If you don't have these skills and have never learned First Aid, now is the time to look-up the current advice given by organizations such as the Red Cross, St John's Ambulance or your local First Aid Charity. Also consider doing a First Aid course yourself because you never know when your help might be needed.

If the casualty is not breathing even though his/her airway is clear, a trained First Aider *might attempt to "breath for" the casualty by blowing air into his/her mouth using a technique called "mouth-to-mouth ventilation" or "mouth-to-mouth resuscitation".

Caution: The "mouth-to-mouth resuscitation" technique requires training that was*, but is no-longer always, included in short courses in First Aid, e.g. for "First Aid in the Workplace".
(During this training delegates practice on manikins - which are sometimes also called "dummies". This technique must not be practised on real people because it must not be applied to people who are breathing.)

Also, mouth-to-mouth ventilation alone is not helpful if there is no circulation, i.e. if the heart has stopped beating. This is because oxygen received into the lungs only reaches tissues in other parts of the body as a result of being transported around the body in blood circulated by the heart. First Aiders and others qualified in these techniques therefore also check and keep checking the casualty's circulation (the "C" of DRABC, as outlined below). The way in which people deal with this ("step B") of the DRABC procedure may vary:

  • Some people have been taught to start chest compressions (see below) before applying mouth-to-mouth breaths e.g. British Red Cross Training video November 2009 on the page about CPR.
  • Some people have been taught to use masks or ventilators rather than apply direct mouth-to-mouth.
  • Details of techniques used often depend on what equipment, if any, is available when the need arises.


Blood circulation is essential for life. Blood is pumped around the body by the heart. Many first aiders and medical professionals check if blood is circulating around the body by looking for a pulse.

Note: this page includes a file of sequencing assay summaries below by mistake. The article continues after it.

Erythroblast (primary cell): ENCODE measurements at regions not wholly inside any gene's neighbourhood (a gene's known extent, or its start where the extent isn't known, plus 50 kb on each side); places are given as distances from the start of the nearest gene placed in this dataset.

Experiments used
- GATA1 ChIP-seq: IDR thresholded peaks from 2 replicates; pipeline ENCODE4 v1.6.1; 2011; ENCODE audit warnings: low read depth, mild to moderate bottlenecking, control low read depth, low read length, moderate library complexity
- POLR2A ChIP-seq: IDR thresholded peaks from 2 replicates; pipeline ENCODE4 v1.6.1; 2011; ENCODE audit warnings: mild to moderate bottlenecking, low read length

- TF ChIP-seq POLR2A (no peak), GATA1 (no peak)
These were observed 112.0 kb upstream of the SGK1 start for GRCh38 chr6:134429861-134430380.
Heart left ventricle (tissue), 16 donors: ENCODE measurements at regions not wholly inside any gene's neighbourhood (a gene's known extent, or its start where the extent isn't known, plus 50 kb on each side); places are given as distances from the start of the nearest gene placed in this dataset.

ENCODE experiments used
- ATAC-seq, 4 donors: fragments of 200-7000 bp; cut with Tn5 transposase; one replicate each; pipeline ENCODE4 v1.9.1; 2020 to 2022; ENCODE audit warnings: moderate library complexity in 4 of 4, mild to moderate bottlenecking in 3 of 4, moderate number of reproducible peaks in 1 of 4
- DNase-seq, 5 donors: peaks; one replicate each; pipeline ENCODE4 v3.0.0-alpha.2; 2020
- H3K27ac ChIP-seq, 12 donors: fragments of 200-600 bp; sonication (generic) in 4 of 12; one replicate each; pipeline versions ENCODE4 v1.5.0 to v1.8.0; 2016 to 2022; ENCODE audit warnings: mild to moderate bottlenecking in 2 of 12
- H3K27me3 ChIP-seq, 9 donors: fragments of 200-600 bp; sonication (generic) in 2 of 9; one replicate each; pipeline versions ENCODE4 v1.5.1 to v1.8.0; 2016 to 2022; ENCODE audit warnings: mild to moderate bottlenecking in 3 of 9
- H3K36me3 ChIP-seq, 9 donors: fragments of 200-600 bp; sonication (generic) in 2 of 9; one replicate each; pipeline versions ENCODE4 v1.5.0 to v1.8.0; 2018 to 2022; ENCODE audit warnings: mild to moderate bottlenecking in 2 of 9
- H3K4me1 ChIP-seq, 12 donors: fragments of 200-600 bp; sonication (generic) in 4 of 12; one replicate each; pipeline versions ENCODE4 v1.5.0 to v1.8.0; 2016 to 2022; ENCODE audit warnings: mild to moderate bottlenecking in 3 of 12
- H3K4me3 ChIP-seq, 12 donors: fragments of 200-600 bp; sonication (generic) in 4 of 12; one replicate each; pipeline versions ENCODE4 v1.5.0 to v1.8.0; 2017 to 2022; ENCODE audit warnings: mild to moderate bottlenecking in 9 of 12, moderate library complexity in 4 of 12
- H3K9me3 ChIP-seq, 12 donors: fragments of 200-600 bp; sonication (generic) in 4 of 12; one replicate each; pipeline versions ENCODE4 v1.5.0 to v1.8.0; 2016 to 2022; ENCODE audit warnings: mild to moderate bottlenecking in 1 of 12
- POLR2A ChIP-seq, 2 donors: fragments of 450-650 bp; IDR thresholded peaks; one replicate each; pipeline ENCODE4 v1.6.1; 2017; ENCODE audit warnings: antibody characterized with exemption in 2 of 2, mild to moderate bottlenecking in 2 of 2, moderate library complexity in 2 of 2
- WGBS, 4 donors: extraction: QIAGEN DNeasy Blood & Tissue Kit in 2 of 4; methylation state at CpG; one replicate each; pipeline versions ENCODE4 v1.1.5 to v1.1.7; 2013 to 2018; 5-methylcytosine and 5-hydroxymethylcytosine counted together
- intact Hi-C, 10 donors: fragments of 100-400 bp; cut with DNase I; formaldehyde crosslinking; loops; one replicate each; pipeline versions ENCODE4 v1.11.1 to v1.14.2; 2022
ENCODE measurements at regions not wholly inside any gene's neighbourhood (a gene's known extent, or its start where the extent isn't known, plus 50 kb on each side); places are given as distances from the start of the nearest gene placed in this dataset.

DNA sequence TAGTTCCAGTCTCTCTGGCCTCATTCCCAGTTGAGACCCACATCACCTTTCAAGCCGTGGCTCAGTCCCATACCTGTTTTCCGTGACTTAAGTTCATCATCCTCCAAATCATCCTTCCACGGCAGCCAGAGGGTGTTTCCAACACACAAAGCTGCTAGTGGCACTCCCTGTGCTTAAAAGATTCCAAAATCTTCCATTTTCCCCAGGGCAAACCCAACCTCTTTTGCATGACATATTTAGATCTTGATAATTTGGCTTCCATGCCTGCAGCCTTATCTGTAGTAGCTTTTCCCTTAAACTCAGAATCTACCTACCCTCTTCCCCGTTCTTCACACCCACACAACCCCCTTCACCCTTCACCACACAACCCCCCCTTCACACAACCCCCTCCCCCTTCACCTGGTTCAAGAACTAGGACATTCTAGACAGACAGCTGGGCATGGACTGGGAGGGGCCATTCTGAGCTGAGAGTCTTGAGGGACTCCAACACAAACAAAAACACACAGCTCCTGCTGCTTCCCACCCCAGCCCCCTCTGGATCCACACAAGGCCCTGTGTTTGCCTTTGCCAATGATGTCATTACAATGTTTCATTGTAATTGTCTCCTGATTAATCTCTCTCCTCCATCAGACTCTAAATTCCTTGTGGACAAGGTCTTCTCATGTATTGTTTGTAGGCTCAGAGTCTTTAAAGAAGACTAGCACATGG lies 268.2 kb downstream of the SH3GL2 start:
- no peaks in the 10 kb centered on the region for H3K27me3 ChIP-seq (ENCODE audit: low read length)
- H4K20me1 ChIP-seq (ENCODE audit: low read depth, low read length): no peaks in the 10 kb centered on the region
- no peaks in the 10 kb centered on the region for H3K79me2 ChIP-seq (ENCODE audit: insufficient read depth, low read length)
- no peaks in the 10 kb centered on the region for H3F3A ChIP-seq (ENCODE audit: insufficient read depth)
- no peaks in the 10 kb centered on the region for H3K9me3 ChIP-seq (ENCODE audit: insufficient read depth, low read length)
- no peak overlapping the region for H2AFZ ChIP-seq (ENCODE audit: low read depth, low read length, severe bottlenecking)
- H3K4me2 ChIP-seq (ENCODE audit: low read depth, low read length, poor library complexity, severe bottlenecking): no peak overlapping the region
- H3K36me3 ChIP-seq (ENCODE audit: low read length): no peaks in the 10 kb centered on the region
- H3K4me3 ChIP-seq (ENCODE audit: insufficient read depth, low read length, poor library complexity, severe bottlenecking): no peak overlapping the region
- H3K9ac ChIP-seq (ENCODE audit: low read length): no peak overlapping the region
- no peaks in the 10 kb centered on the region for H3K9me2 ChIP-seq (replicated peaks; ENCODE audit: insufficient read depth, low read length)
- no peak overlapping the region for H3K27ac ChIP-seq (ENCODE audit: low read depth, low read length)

However, guidelines and official First Aid advice changes from time to time. Some introductory First Aid courses no-longer teach lay-people (i.e. non-medics) to find and monitor a casualty's pulse*. This is because some people might find it difficult to develop the necessary skill with just the small amount of training and time for practise on a short First Aid course, so might lose confidence and valuable time in an emergency situation. People who do have the skills to quickly find and check a casualty's pulse are not discouraged from doing so.

One good place to check for a pulse is at the carotid artery in the neck.

If the casualty does not have a pulse (i.e. blood circulation), first aiders, paramedics, and other qualified personnel may begin external chest compressions (which involves applying pressure to the correct part of the chest at appropriate regular intervals - see the videos on the page about CPR).

Caution: The external chest compressions technique also benefits from training which is included in short courses in First Aid, e.g. "First Aid in the Workplace". As for "mouth-to-mouth resuscitation", people taking part in training courses practice external chest compressions on manikins - not on real people.

* First Aid training and advice changes over time.
The techniques used will depend on the skills and training of the person responding in an emergency situation. They may also vary from one place (e.g. country) to another. Standard First Aid Training in the UK used to include mouth-to-mouth resuscitation but general advice about how to deal with an unconscious casualty who is not breathing has been made simpler for lay-people (i.e. non-medics). So, some people who have the knowledge and skills necessary to use the 'mouth-to-mouth resuscitation' technique in combination with external chest compressions might perform standard CPR using both mouth-to-mouth and chest compressions. Other people who have done basic First Aid training since that level of training changed might not have been taught to perform mouth-to-mouth resuscitation but to do external chest compressions only.

What is CPR ?

CPR stands for cardiopulmonary resuscitation. It is the First Aid technique used in emergency situations when a casualty is unconscious and not breathing. For further information see what is CPR.

This is the end of notes about DRABC Procedure. See also Recovery Position, and R.I.C.E. Treatment.

Note: First Aid changes over time. Consult First Aid organizations for current advice. This page was added autumn 2011.